Residency requirement stifles city, should be dropped, department heads say

Residency requirement stifles city, should be dropped, department heads say

CITY HALL – All through the city’s government, managers are telling the same story: Jobs are going unfilled, forcing employees to work too hard, endangering services and in some cases public safety.

“Every department is affected by this,” Parks Commissioner Kim Haegele said. “I don’t want to see playgrounds in disrepair.”

“We have 20 vacancies we cannot fill in the paramedics,” said Director of Personnel Richard Frank.

The police department is down by 120 to 140 officers, Director of Public Safety Jimmie Edwards said. “It costs us more in overtime than it would cost to hire another 200 officers.”

The three officials believe the solution is the elimination of the requirement that most city employees live in St. Louis to take a job here. With a larger pool of applicants, more would apply for city jobs.

The officials spoke Wednesday at a hearing before the Board of Aldermen’s Public Employees Committee on a bill to put the idea to a vote of the people. The bill, sponsored by 14th Ward Alderwoman Carol Howard, calls for a change in the city charter that would lift that condition of employment for all but agency and department heads.

The charter now says that all full-time city workers and officers must live in the city within 120 days of when they are hired. Full-time civil service workers must live within the city within 120 days after the end of a working trial period.

Howard’s proposed amendment to the charter would change the wording to say that only city agency and department directors appointed by the mayor must live in the city within 120 days after they’re hired or appointed.

City police officers who were hired before St. Louis took over the management of the police department can move out after they’ve been in the department for seven years. Those hired after the city took over don’t have that option.

Firefighters were allowed to move out after seven years, as long as the St. Louis Public Schools were unaccredited. Now that the city schools are accredited again, they don’t have that option.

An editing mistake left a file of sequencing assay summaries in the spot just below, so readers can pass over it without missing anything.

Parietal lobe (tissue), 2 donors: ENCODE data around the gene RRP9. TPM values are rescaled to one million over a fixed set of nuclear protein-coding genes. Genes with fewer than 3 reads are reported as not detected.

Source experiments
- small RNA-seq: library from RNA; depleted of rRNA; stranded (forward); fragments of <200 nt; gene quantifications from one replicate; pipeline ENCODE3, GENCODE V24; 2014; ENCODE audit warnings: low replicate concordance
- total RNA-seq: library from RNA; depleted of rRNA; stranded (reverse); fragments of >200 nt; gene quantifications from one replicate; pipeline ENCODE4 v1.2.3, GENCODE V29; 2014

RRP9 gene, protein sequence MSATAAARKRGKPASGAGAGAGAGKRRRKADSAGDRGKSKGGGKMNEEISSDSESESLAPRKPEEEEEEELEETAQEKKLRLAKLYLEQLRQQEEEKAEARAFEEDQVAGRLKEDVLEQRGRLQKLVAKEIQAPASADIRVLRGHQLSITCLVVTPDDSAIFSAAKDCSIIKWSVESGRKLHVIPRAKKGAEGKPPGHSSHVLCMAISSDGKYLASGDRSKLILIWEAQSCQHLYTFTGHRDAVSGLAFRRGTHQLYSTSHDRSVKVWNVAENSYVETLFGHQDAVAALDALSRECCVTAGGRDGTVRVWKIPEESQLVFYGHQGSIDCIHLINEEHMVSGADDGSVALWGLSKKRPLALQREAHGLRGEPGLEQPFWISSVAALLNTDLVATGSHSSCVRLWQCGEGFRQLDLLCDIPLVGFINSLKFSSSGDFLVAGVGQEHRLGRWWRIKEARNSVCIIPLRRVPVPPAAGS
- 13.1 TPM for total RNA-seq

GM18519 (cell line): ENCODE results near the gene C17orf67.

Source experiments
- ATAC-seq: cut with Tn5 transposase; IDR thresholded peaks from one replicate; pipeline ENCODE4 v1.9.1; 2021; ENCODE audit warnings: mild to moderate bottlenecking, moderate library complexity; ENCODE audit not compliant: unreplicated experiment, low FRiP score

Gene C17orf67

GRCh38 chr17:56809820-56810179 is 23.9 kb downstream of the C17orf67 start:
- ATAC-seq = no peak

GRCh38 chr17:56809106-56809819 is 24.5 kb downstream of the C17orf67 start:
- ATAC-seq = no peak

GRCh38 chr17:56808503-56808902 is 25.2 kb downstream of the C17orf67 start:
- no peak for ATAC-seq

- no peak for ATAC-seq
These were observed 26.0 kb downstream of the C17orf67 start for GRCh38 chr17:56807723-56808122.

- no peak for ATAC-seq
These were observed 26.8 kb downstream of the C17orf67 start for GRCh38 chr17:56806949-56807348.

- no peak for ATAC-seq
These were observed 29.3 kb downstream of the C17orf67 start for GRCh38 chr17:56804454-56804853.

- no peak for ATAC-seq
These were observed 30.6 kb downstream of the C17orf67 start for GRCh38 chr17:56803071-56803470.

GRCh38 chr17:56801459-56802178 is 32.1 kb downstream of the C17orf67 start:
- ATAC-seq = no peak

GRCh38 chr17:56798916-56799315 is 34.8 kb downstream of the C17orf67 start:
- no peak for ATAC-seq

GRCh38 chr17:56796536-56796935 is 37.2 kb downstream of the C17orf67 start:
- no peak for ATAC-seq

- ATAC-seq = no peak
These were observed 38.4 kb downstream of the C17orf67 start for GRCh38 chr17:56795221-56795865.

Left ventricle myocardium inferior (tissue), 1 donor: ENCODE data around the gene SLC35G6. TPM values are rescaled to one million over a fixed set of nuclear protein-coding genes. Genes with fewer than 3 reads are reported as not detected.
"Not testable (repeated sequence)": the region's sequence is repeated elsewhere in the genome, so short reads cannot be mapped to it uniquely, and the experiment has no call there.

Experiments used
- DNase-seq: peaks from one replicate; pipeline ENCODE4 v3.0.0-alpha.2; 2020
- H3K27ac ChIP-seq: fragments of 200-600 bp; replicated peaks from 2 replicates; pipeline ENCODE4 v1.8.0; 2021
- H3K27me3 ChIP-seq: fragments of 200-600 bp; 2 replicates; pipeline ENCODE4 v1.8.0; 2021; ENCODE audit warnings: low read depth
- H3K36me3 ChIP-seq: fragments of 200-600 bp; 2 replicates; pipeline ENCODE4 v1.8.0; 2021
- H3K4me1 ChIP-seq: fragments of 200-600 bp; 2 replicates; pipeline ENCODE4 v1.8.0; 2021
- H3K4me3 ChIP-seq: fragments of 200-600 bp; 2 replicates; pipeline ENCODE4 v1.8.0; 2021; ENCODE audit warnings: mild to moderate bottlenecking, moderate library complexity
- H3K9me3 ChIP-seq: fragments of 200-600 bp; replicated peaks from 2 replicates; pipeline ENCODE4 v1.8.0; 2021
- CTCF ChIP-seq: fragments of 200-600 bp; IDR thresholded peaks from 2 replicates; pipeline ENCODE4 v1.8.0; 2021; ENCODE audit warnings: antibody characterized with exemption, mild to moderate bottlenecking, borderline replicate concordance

The bill doesn’t say when the election might be held. A 60 percent majority is needed for passage.

Speaking of the problem, Edwards said that at one time there was a waiting list of 200 to 300 people for the department.

“If we had the opportunity to recruit regionally, then the people we recruit would do a fantastic job,” he said. “Every department that operates under the umbrella of public safety is suffering.”

Police Chief John W. Hayden hasn’t found enough officers to make up for the loss. He said it was made harder by the increased suspicion of officers brought on nationally after a Ferguson police officer killed an unarmed man in 2014. “This is an a matter of officer safety as well as public safety,” he said.

Nationally, many cities don’t require employees to live within their boundaries, Frank said. Cities that don’t have a residency requirement include New York City, Los Angeles, Philadelphia, San Antonio, Austin, Columbus, Seattle and Denver.

“We’re doing everything we can to recruit more applicants. The problem is, we’re fishing in a smaller pool,” Frank said. “The heart of it, I think, is the residency.”

Thirteenth Ward Alderwoman Beth Murphy noted another problem when she told of a pizza delivery to her house. Her husband, a city police officer, had arrested the delivery person the night before. She accepted the pizza, and her husband hid inside.

Twenty-Third Ward Alderman Joe Vaccaro said he had two children who are city police officers but who are allowed to live in the county under a grandfather clause. But they live in the city.

“I don’t think there’s going to be a grand exodus from the city,” Vaccaro said.